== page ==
For any property other than http://cafeconleche.org/properties/wallclock/ , these calls simply delegate the work to the parent parser.

The parse() method is responsible for tracking the wallclock time. I'll put the work in the parse() method that takes an InputSource as an argument, and then call this method from the other overloaded parse() method that takes a system ID as the argument.

Using the filter enables some standard benchmarking techniques. First, I'll read the entire document into a byte array named cache so that it can be parsed from memory. This will eliminate most of the I/O time that would otherwise likely swamp the actual parsing time, especially if the test document were read from a slow network connection. This actually requires separate handling for the three possible sources an InputSource may offer: character stream, byte stream, and system ID:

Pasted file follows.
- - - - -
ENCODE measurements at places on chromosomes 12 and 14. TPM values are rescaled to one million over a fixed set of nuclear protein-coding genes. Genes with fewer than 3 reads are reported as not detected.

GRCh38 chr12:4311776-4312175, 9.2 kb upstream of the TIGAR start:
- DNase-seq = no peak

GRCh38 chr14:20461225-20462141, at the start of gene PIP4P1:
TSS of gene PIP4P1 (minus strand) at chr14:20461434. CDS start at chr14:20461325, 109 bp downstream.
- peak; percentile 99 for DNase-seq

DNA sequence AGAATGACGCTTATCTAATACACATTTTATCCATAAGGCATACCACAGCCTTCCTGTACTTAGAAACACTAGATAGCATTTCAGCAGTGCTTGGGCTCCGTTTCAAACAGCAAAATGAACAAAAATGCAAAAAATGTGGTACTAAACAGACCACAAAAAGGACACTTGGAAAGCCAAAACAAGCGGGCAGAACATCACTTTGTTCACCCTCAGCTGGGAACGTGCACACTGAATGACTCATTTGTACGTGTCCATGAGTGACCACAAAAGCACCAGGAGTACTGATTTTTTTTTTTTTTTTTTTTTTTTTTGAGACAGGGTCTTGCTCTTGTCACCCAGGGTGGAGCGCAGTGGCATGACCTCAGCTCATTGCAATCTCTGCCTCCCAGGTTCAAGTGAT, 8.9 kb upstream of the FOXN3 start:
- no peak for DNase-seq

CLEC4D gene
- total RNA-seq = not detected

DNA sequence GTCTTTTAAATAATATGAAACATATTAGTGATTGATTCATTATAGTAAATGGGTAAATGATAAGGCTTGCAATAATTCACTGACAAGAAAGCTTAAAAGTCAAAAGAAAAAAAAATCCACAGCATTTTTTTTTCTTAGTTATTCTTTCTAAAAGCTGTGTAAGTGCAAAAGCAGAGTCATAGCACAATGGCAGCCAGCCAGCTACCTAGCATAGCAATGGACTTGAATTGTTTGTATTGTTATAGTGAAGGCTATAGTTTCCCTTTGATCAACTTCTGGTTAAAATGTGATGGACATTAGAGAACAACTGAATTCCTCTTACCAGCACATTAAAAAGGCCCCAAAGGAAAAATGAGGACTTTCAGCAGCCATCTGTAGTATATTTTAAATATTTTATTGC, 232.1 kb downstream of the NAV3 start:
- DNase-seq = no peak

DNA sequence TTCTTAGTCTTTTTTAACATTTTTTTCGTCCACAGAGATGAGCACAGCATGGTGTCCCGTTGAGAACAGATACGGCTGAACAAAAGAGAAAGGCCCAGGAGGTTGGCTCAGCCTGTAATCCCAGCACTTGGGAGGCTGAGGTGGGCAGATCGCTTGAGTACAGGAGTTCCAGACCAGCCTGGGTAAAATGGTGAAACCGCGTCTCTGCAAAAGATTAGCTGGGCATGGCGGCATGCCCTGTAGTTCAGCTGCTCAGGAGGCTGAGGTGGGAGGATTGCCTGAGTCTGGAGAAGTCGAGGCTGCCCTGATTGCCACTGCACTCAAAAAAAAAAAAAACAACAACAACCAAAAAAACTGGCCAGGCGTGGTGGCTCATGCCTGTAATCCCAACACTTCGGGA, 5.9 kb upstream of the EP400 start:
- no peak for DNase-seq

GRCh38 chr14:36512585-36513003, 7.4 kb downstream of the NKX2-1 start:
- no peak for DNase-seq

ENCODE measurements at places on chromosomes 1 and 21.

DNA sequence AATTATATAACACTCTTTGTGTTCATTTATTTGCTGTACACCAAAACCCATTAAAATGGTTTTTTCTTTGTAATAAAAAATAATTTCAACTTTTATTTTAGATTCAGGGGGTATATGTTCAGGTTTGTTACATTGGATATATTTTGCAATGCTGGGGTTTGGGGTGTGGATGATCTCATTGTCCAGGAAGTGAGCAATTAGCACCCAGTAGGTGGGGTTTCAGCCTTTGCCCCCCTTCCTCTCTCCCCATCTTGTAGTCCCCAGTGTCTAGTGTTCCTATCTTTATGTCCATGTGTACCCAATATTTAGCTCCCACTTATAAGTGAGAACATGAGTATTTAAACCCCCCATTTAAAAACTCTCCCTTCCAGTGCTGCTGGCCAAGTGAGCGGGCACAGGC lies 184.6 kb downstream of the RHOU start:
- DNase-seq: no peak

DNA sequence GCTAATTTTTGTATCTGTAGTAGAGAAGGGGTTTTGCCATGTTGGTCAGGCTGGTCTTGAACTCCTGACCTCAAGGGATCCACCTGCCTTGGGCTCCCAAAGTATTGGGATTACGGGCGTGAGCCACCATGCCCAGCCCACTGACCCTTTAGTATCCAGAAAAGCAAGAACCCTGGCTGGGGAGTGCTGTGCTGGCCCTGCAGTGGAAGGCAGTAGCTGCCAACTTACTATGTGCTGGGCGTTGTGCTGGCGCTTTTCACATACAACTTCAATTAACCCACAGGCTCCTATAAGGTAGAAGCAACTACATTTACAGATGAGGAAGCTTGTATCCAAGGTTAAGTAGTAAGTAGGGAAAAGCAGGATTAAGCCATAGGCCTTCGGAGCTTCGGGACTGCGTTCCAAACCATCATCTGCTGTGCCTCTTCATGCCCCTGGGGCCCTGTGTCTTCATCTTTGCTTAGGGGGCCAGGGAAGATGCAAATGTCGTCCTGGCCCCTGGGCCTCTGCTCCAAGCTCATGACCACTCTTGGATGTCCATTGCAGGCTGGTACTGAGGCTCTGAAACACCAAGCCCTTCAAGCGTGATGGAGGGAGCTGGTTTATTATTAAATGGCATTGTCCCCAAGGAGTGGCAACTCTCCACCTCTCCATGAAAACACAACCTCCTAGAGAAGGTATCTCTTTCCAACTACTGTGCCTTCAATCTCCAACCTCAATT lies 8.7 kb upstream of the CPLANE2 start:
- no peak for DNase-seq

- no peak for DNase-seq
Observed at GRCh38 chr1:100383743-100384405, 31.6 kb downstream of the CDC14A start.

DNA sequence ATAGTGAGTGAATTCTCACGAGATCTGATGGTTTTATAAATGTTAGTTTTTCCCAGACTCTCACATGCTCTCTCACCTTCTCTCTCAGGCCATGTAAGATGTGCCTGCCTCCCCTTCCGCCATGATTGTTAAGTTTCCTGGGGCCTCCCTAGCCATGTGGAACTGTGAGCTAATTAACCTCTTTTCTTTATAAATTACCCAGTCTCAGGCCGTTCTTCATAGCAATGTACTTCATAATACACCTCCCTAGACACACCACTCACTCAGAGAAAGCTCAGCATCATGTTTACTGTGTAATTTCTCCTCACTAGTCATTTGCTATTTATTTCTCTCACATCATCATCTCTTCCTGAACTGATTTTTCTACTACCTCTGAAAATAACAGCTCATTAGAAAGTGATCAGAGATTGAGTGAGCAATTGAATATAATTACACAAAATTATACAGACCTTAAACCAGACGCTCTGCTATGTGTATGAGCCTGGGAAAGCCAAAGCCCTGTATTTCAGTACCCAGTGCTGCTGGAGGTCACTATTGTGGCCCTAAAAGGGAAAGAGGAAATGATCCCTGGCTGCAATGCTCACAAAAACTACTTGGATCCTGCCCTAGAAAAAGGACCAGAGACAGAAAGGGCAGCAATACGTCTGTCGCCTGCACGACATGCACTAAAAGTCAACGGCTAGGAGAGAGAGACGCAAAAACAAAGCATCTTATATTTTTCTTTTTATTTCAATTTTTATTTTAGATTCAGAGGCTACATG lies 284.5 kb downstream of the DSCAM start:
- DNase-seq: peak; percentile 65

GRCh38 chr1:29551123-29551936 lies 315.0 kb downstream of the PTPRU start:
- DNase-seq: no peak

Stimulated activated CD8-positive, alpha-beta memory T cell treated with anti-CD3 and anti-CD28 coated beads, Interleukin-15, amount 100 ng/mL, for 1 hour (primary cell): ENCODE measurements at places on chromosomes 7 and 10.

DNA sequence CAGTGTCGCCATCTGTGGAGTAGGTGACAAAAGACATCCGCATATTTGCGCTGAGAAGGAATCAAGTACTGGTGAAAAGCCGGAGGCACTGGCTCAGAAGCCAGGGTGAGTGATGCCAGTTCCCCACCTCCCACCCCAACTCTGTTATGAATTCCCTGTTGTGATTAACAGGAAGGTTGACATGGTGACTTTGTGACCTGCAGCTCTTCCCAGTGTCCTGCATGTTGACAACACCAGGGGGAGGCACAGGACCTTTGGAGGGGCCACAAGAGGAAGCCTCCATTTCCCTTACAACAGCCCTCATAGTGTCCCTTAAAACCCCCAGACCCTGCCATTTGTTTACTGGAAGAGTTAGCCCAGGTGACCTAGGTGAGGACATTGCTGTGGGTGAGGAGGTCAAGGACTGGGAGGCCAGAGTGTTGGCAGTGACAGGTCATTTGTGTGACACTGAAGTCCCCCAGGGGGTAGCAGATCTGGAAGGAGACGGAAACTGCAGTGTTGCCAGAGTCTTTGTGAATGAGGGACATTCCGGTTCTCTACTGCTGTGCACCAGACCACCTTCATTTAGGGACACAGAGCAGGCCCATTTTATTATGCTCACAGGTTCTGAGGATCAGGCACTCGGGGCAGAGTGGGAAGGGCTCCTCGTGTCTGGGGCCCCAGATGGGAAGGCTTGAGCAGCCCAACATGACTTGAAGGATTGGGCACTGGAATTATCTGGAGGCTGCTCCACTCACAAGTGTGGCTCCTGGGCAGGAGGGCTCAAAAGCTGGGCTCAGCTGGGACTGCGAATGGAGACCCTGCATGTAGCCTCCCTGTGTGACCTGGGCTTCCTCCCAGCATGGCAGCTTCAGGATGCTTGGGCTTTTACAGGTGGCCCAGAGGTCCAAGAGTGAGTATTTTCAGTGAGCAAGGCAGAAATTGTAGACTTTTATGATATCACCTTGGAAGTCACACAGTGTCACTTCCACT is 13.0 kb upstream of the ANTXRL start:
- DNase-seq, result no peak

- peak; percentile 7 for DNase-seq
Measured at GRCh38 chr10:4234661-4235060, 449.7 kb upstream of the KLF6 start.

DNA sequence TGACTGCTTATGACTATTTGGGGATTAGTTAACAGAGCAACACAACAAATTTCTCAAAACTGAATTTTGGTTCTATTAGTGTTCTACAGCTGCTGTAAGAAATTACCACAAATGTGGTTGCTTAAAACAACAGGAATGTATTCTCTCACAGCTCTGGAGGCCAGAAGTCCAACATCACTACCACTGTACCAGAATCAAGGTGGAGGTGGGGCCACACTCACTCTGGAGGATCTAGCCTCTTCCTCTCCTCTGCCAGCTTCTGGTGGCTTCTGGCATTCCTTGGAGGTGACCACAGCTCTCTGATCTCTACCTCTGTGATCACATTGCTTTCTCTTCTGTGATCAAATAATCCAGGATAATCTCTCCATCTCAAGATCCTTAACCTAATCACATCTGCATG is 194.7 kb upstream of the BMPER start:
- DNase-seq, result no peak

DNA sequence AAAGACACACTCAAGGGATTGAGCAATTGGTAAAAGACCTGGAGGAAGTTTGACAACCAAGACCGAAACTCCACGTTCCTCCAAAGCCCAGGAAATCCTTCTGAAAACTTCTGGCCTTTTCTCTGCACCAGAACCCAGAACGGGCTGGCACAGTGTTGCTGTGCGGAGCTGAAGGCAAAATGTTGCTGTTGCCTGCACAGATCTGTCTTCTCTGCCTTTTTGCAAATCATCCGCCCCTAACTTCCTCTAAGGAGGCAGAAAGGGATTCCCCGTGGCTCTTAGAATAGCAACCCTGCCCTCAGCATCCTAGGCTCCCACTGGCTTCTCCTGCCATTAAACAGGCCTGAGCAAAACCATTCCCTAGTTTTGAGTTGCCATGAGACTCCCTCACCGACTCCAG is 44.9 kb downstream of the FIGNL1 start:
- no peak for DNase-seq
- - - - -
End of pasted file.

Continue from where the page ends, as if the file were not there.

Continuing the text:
ByteArrayOutputStream out = new ByteArrayOutputStream();  Reader charStream = input.getCharacterStream(); InputStream byteStream = input.getByteStream(); String encoding = null; // I will only set this variable if                         // we have a reader because in this                         // case we know the encoding is UTF-8                         // regardless of what the encoding                         // declaration says if (charStream != null) {   OutputStreamWriter filter    = new OutputStreamWriter(out, "UTF-8");   int c;   while ((c = charStream.read()) != -1) filter.write(c);   encoding = "UTF-8"; } else if (byteStream != null) {   int c;   while ((c = byteStream.read()) != -1) out.write(c); } else {   URL u = new URL(input.getSystemId());   InputStream in = u.openStream();   int c;   while ((c = in.read()) != -1) out.write(c); } out.flush(); out.close(); byte[] cache = out.toByteArray();